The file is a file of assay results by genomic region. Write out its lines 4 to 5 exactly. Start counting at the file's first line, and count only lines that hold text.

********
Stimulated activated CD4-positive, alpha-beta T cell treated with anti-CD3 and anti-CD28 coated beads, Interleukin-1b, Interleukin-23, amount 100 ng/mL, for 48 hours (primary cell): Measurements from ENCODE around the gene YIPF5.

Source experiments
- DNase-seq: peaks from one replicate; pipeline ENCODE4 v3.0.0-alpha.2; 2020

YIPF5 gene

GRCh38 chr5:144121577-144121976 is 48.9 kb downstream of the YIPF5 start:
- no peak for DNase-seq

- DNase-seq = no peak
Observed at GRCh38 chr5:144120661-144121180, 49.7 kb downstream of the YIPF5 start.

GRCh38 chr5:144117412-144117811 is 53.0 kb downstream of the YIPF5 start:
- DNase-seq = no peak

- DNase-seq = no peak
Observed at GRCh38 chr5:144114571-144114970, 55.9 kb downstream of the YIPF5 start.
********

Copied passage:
YIPF5 gene

GRCh38 chr5:144121577-144121976 is 48.9 kb downstream of the YIPF5 start: